On April 26, 1986 the Chernobyl Nuclear Power Plant blew up after operators botched a safety test. While the radioactive fallout started to spread over tens of thousands of square kilometers, on the day of the disaster, children – oblivious to the nuclear catastrophe just 3km away – napped in their cods and played on the floors in this kindergarten of Pripyat, the reactor’s company town. It took the authorities 36 hours to admit to the severity of the accident. Only then the children were hastily evacuated and had to leave everything behind – even their treasured dolls and toys.

The photograph was shot on assignment for National Geographic Magazine in 2005 and is a key image of my ongoing Chernobyl project. It was also published in my trilingual photo book “The Long Shadow of Chernobyl” (essay by Mikhail Gorbachev).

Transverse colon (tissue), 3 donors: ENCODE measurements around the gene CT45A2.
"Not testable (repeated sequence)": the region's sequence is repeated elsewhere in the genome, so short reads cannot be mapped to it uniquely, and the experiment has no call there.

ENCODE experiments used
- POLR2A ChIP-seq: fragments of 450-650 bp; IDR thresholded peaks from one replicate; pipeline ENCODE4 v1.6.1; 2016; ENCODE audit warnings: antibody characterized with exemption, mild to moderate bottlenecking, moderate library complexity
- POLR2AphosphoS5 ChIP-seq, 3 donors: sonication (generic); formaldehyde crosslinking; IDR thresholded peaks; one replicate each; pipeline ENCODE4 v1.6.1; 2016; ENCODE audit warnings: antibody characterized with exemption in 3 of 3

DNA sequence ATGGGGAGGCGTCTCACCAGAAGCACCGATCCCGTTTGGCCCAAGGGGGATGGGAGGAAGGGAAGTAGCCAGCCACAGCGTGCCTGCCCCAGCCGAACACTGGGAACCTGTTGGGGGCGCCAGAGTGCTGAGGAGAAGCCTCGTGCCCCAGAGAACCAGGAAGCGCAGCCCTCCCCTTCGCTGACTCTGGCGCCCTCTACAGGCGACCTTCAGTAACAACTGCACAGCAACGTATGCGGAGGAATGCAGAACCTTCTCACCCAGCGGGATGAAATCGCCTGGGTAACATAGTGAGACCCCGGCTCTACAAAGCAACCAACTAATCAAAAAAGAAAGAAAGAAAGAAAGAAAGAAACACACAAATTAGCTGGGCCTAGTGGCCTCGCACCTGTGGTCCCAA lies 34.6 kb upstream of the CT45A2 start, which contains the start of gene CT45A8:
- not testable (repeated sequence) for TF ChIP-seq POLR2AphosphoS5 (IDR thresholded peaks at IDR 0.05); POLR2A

For this flash sale the photograph is printed on an archival 8.5×11 inch Legacy Platine paper with an actual image size of 6×9 inch. It is signed with an archival marker on the front border. Large limited edition prints of this image are in several private collections.

The flash sale ends on December 6th. All prints are shipped via USPS priority mail.

You can order a print by going to my Instagram @gerdludwig and follow the link in the bio or you can purchase one here.

Solar Park for Chernobyl

July 20, 2017

Last week, Ukraine’s minister of ecology, Ostap Semerak, announced that his country is talking to a multinational energy company about constructing a giant solar park inside the contaminated uninhabited Exclusion Zone around the ill-fated Chernobyl nuclear reactor. Of all man-made environmental catastrophes in human history, Chernobyl is considered to have caused the most lasting impact.

Since my first visit in 1993, I have been documenting the aftermath of the accident in dramatic photographs – the failed reactor, the contamination to the land, and the countless victims in the fallout regions, leading to my book and iPad app ‘The Long Shadow of Chernobyl’. Ignoring radiation levels, a few hundred elderly people have returned to their homes. At first Ukrainian officials discouraged them, but they soon turned a blind eye and are even providing them with regular medical check-ups.